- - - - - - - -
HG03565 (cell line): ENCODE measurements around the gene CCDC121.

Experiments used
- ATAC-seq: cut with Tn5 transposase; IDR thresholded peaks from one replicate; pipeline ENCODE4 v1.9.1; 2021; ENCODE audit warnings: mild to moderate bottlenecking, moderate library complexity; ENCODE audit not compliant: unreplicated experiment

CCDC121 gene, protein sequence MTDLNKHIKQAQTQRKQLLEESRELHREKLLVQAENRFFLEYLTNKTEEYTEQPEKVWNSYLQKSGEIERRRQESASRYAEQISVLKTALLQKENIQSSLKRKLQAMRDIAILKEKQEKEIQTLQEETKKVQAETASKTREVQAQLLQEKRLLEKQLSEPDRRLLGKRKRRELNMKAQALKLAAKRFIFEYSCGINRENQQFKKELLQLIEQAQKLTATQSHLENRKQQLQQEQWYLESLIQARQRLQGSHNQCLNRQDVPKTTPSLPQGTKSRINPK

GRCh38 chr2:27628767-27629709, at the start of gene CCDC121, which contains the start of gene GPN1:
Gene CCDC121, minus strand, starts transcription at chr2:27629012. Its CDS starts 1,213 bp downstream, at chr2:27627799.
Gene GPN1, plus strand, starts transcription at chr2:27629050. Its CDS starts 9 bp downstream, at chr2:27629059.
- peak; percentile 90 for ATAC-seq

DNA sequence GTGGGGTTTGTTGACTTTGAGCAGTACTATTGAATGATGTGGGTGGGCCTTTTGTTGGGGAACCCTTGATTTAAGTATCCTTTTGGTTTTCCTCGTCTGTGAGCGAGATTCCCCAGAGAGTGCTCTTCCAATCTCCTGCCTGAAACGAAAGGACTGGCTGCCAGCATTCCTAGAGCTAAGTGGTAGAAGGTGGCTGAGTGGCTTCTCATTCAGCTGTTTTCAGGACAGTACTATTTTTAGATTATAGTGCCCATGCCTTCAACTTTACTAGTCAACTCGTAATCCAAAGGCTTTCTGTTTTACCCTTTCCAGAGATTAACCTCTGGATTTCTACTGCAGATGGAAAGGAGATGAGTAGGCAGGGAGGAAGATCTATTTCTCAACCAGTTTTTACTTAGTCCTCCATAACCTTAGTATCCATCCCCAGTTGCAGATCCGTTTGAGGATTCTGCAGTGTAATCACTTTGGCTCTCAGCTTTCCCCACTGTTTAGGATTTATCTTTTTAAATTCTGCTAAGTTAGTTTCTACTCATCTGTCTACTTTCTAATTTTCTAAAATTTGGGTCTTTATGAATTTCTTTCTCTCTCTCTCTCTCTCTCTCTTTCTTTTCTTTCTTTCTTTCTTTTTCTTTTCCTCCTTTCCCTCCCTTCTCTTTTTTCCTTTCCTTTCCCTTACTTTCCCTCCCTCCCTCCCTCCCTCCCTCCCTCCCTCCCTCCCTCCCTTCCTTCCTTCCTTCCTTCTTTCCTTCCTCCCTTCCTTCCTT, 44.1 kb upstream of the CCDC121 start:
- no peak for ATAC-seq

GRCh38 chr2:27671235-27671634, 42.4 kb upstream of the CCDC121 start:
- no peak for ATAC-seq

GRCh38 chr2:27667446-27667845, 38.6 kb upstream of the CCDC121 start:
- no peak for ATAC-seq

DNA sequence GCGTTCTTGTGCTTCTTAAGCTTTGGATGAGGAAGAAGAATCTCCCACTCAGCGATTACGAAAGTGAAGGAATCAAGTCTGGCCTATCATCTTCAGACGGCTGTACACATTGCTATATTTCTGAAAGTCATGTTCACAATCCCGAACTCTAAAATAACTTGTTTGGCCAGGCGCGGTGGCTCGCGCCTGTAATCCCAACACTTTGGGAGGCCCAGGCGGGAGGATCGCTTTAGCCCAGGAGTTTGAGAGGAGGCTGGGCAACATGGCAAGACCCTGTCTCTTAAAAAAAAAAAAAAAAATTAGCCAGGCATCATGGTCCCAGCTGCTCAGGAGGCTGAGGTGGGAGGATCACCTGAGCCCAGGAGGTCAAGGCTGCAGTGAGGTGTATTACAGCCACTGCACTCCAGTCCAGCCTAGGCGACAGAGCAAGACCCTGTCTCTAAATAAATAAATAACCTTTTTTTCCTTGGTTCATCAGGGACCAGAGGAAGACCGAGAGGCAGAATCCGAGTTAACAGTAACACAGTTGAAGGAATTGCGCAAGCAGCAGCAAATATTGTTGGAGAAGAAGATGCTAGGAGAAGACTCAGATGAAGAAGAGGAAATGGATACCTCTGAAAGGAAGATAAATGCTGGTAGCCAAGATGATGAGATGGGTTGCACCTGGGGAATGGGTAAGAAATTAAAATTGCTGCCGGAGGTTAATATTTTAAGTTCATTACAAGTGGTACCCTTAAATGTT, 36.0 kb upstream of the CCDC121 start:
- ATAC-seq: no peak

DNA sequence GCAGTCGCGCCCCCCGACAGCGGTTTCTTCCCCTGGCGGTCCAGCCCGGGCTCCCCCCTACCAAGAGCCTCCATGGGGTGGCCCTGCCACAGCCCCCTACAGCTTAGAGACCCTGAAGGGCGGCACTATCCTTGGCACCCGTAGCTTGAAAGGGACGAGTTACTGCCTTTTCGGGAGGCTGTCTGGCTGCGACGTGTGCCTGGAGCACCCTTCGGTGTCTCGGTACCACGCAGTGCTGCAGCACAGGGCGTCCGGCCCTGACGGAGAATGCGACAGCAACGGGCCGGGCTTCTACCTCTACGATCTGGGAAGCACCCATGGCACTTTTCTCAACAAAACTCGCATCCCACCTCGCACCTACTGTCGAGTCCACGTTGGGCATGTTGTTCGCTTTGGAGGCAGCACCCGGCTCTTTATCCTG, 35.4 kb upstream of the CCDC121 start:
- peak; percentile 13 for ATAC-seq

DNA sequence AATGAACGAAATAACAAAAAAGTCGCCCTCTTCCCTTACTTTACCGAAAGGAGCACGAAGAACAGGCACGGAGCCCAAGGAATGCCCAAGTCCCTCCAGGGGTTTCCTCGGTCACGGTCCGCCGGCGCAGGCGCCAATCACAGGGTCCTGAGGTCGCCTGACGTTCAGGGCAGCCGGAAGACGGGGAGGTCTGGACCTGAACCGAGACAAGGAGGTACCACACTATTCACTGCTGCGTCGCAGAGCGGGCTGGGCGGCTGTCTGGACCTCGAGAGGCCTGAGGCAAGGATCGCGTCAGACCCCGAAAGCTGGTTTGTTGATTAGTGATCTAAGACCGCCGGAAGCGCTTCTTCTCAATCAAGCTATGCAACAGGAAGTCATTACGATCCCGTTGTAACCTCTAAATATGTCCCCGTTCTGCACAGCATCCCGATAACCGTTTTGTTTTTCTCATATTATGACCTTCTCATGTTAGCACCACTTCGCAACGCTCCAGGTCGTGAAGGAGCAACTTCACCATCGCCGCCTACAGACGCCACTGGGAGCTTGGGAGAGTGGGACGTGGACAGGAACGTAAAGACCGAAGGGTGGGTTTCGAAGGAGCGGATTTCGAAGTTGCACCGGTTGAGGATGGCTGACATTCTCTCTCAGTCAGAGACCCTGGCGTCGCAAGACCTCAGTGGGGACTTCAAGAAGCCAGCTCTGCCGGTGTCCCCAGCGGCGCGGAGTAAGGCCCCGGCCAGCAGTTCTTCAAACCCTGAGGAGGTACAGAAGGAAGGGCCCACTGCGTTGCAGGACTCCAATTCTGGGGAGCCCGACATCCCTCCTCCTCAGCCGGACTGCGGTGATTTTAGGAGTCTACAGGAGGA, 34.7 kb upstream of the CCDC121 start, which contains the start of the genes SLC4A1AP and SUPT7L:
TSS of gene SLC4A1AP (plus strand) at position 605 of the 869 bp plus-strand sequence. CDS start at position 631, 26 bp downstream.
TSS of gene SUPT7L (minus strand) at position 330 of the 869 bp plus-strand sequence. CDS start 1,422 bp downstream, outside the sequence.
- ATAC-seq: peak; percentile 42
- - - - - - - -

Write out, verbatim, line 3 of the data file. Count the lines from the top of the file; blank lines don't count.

- ATAC-seq: cut with Tn5 transposase; IDR thresholded peaks from one replicate; pipeline ENCODE4 v1.9.1; 2021; ENCODE audit warnings: mild to moderate bottlenecking, moderate library complexity; ENCODE audit not compliant: unreplicated experiment